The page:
I thought Berny Belvedere did a nice job of explaining the reason to get serious about removing statues of leaders and generals of the Confederacy. Nothing here changes that but at least an attempt was made to advance an argument so a response is appropriate.

This has nothing to do with Europe, Oxford or anywhere other than this specific country. The reason for that is racism that has been allowed to poison this country for its entire history. The civil war, to use the northern term, was primarily to support the “special institution” of slavery. In the context of two hundred years of suffering and exploitation a very clear end is required. This is, hopefully, the first very clear mark of that change. It is required for that purpose and no other and is not an end but only a possible new beginning.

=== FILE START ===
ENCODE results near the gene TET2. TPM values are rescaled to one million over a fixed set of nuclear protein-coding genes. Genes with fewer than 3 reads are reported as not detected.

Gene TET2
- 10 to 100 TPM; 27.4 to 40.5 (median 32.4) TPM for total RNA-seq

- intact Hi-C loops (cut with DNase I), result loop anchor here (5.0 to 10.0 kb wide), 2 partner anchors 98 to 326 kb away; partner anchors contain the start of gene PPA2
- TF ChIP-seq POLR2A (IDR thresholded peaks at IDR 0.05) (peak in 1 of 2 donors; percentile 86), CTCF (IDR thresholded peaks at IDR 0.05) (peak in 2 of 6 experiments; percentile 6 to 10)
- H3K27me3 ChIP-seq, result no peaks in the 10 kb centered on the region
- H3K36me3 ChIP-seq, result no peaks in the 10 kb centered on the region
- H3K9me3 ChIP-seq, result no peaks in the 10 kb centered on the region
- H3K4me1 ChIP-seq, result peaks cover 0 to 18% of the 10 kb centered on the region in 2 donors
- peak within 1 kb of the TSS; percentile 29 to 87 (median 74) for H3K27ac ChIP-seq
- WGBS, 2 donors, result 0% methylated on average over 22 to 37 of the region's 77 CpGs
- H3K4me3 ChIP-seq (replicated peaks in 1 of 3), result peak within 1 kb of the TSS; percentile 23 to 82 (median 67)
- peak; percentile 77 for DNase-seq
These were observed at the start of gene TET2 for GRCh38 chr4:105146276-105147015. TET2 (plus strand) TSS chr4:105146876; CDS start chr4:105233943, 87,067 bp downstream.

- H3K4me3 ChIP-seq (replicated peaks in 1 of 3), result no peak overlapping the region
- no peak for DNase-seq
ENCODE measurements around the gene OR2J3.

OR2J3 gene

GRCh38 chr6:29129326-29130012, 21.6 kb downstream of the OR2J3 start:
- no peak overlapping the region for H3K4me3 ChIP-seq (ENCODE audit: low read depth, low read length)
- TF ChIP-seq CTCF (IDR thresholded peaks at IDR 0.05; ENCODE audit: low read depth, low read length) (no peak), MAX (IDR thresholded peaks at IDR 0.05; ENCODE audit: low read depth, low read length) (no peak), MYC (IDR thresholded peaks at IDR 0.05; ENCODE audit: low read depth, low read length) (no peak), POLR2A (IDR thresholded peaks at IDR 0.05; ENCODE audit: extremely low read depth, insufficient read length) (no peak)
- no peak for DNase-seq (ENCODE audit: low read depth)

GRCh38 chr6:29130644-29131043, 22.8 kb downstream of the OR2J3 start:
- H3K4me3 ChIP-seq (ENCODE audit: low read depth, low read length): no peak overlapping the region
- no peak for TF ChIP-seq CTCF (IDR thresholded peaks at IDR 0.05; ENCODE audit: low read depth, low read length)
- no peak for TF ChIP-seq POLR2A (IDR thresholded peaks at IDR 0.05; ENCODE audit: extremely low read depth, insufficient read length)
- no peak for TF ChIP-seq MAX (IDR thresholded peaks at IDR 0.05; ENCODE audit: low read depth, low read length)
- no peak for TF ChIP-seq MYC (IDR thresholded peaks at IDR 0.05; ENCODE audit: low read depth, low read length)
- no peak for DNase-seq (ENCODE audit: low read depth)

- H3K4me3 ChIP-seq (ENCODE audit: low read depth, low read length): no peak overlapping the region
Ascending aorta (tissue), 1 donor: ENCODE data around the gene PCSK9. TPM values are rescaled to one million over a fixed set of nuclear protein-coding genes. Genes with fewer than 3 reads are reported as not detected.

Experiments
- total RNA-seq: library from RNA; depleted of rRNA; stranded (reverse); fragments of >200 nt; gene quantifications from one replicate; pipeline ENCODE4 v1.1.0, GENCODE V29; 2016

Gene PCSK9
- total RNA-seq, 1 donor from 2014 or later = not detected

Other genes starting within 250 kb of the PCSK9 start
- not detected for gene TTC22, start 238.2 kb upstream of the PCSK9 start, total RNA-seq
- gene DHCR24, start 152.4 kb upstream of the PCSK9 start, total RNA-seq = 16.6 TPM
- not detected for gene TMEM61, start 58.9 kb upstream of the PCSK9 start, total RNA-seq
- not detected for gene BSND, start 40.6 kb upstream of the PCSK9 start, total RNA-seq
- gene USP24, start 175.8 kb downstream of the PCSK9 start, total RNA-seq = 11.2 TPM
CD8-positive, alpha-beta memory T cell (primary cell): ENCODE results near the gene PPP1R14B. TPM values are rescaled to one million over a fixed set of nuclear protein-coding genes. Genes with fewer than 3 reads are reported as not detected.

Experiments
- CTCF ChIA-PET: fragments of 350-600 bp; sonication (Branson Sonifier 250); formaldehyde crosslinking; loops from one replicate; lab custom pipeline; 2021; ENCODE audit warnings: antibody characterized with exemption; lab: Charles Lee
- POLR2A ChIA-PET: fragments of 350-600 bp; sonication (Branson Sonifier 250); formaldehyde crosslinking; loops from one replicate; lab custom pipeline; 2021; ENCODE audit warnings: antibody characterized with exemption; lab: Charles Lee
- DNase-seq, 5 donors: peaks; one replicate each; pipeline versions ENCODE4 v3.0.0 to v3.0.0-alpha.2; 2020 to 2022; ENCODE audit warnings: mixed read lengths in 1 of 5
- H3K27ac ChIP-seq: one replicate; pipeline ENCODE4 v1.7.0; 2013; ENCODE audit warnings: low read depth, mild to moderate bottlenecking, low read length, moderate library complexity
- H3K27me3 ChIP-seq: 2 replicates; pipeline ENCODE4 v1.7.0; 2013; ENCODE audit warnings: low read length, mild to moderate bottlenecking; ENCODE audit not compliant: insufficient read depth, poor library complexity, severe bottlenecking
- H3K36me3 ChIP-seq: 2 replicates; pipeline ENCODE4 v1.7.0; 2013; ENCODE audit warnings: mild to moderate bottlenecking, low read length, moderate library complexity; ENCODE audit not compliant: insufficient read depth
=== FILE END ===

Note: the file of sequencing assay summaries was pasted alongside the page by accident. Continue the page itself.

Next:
The prevalence of slavery and blatant racism was common in the 18th century but was already being recognized as predicated in ignorance and immorality. This is identified historically and must be identified in whomever exhibited the symptoms of that disease. But it is obviously inappropriate to deny recognition to people who are remembered primarily for other things more valuable to history. While I would agree with removing Cecil Rhodes statue that is in a different place and is left for other reasons. But this is my point: It is impossible to maintain these images in this country without actively denying the principles of basic equality on which this country was founded and honoring, with a wink and a nod, those that so actively and aggressively worked against them. That is an insult to a large portion of our population. This can no longer be tolerated.

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Educator, CIO, retired entrepreneur, grandfather with occasional fits of humor in the midst of disaster. . .

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